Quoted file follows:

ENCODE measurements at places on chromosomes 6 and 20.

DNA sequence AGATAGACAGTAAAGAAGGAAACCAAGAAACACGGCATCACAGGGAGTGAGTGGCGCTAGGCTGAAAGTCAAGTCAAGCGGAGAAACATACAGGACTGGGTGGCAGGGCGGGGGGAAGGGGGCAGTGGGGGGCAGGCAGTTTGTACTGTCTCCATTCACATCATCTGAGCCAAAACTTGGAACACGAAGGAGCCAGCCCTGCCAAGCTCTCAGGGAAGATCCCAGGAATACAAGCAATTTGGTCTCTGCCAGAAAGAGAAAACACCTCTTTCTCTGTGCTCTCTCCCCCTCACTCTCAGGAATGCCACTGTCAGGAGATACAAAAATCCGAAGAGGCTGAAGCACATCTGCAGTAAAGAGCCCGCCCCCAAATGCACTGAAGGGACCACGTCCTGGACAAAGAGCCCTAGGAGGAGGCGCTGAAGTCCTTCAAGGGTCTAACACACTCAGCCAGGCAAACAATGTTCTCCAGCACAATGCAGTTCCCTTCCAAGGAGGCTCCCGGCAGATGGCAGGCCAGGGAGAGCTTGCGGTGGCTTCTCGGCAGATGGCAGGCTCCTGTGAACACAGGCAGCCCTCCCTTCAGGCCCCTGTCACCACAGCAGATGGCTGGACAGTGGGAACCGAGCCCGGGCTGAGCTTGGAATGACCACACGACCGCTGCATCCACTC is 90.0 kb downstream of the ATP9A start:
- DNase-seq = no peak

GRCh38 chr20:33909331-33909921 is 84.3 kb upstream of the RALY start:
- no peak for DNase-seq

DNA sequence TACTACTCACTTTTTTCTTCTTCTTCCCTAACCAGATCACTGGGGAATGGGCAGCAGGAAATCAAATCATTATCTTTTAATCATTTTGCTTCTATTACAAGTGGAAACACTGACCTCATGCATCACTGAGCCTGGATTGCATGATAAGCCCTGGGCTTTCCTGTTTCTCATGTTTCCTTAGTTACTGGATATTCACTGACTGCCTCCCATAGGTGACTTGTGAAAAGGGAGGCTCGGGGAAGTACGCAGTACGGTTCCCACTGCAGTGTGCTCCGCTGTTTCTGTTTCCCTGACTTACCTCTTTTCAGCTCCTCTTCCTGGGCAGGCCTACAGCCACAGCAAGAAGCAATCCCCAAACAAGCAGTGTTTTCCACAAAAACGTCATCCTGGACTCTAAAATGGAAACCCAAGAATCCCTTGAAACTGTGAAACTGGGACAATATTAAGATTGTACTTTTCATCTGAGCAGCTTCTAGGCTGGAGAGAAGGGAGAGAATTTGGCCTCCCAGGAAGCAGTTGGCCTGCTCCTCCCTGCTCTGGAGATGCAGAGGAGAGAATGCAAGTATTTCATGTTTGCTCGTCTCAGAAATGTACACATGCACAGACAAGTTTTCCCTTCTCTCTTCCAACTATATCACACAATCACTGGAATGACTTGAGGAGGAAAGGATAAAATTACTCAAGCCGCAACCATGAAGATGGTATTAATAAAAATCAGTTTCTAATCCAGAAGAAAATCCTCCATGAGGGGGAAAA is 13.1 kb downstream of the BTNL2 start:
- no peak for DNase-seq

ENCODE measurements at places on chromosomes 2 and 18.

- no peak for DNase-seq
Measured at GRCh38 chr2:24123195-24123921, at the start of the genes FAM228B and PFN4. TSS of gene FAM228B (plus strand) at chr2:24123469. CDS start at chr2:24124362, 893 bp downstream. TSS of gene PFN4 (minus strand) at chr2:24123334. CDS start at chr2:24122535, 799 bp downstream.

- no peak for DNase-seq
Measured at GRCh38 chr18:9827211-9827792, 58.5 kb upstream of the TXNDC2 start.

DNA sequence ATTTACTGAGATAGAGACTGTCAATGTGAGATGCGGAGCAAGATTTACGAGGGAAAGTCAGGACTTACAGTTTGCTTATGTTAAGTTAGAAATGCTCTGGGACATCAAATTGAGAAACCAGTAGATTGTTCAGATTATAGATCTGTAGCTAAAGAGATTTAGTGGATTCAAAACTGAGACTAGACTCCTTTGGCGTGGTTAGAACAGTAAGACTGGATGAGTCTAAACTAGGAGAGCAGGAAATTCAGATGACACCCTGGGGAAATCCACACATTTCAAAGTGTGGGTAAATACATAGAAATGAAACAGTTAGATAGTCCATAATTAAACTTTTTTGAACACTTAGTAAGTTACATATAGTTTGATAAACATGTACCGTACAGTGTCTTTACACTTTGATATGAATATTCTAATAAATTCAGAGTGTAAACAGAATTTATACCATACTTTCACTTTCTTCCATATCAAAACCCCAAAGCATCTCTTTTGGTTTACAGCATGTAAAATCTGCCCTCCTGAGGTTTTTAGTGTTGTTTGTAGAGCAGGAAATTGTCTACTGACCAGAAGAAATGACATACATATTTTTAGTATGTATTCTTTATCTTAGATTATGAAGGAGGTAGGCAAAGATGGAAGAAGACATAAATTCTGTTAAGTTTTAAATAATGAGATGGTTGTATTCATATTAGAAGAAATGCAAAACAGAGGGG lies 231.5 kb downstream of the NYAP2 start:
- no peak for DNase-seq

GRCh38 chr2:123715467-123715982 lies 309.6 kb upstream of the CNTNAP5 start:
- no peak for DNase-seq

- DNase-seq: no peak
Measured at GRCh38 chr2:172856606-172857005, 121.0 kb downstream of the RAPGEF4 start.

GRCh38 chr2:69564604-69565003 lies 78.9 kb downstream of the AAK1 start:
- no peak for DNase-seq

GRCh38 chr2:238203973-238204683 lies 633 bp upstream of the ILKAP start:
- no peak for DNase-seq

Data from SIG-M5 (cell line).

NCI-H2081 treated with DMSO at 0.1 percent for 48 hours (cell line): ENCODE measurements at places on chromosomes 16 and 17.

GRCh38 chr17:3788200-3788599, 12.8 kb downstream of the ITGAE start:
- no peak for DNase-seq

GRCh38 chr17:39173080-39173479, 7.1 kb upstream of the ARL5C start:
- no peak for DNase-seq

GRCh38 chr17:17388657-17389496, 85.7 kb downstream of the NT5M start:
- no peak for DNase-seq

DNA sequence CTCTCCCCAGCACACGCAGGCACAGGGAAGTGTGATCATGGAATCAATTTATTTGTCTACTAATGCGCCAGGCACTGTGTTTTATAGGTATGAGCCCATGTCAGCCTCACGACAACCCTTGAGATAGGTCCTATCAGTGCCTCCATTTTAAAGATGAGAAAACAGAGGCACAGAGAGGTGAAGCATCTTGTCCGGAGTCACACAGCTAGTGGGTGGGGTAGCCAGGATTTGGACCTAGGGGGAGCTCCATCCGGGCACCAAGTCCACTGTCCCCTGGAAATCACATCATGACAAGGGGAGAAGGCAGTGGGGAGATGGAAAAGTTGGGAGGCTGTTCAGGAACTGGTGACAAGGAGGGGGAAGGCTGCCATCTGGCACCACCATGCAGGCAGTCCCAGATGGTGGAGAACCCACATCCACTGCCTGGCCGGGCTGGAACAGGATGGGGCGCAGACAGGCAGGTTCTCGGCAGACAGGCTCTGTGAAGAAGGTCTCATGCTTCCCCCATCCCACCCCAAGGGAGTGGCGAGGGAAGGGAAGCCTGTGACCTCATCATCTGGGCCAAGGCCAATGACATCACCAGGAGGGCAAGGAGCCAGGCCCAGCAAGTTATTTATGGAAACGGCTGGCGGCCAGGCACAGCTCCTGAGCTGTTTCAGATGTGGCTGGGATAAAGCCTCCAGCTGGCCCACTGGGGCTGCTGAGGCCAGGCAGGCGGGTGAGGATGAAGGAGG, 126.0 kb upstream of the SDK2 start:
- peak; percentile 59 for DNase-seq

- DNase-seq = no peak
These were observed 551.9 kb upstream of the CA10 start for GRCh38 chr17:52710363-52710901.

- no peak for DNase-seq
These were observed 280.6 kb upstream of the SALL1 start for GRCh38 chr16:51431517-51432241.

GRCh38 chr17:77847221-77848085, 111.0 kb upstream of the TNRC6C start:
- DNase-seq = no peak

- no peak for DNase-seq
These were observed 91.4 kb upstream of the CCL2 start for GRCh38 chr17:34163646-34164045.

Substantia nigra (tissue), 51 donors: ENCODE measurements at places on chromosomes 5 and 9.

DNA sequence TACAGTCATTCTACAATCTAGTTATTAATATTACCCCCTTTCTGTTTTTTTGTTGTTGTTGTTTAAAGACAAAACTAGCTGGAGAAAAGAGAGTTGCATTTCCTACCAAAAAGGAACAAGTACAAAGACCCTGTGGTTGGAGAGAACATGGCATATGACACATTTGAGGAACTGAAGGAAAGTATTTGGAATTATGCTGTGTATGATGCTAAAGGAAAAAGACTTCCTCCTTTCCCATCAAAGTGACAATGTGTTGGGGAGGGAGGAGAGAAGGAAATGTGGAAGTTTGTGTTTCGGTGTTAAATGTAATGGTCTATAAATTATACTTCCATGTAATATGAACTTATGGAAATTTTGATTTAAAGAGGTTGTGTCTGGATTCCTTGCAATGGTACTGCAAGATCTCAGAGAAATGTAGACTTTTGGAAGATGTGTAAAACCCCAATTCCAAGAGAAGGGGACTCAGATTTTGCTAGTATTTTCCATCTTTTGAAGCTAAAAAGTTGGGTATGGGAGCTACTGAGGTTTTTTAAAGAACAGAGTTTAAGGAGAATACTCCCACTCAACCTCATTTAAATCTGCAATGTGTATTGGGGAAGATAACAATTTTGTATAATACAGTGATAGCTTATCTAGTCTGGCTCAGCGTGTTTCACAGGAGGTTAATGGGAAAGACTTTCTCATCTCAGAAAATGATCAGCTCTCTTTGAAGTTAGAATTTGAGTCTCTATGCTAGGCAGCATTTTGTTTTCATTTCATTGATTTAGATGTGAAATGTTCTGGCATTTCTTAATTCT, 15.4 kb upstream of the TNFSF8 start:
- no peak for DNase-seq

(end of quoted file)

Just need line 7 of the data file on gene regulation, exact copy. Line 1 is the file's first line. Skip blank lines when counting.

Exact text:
- no peak for DNase-seq